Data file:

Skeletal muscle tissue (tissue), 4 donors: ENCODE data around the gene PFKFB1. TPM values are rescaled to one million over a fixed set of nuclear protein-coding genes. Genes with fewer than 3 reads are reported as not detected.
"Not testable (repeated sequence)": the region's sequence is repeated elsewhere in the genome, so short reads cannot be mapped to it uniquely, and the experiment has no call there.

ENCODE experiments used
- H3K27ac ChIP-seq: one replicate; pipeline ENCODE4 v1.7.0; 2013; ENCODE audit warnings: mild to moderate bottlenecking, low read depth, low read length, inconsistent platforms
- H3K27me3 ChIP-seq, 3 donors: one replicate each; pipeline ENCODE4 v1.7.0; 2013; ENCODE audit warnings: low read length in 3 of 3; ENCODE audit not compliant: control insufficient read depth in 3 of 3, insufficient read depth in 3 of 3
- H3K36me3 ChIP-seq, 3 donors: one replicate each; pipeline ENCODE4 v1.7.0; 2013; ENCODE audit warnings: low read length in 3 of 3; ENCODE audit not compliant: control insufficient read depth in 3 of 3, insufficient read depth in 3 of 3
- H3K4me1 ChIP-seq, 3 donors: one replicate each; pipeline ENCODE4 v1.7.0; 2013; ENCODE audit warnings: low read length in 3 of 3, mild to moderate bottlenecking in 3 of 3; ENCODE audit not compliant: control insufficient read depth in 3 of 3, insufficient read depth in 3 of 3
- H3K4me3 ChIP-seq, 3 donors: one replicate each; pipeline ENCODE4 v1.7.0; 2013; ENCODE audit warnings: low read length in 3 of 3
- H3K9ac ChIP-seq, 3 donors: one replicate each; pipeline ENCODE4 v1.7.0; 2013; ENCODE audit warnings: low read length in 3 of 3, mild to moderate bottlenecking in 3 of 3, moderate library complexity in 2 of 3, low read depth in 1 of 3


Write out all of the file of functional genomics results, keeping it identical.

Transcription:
Skeletal muscle tissue (tissue), 4 donors: ENCODE data around the gene PFKFB1. TPM values are rescaled to one million over a fixed set of nuclear protein-coding genes. Genes with fewer than 3 reads are reported as not detected.
"Not testable (repeated sequence)": the region's sequence is repeated elsewhere in the genome, so short reads cannot be mapped to it uniquely, and the experiment has no call there.

ENCODE experiments used
- H3K27ac ChIP-seq: one replicate; pipeline ENCODE4 v1.7.0; 2013; ENCODE audit warnings: mild to moderate bottlenecking, low read depth, low read length, inconsistent platforms
- H3K27me3 ChIP-seq, 3 donors: one replicate each; pipeline ENCODE4 v1.7.0; 2013; ENCODE audit warnings: low read length in 3 of 3; ENCODE audit not compliant: control insufficient read depth in 3 of 3, insufficient read depth in 3 of 3
- H3K36me3 ChIP-seq, 3 donors: one replicate each; pipeline ENCODE4 v1.7.0; 2013; ENCODE audit warnings: low read length in 3 of 3; ENCODE audit not compliant: control insufficient read depth in 3 of 3, insufficient read depth in 3 of 3
- H3K4me1 ChIP-seq, 3 donors: one replicate each; pipeline ENCODE4 v1.7.0; 2013; ENCODE audit warnings: low read length in 3 of 3, mild to moderate bottlenecking in 3 of 3; ENCODE audit not compliant: control insufficient read depth in 3 of 3, insufficient read depth in 3 of 3
- H3K4me3 ChIP-seq, 3 donors: one replicate each; pipeline ENCODE4 v1.7.0; 2013; ENCODE audit warnings: low read length in 3 of 3
- H3K9ac ChIP-seq, 3 donors: one replicate each; pipeline ENCODE4 v1.7.0; 2013; ENCODE audit warnings: low read length in 3 of 3, mild to moderate bottlenecking in 3 of 3, moderate library complexity in 2 of 3, low read depth in 1 of 3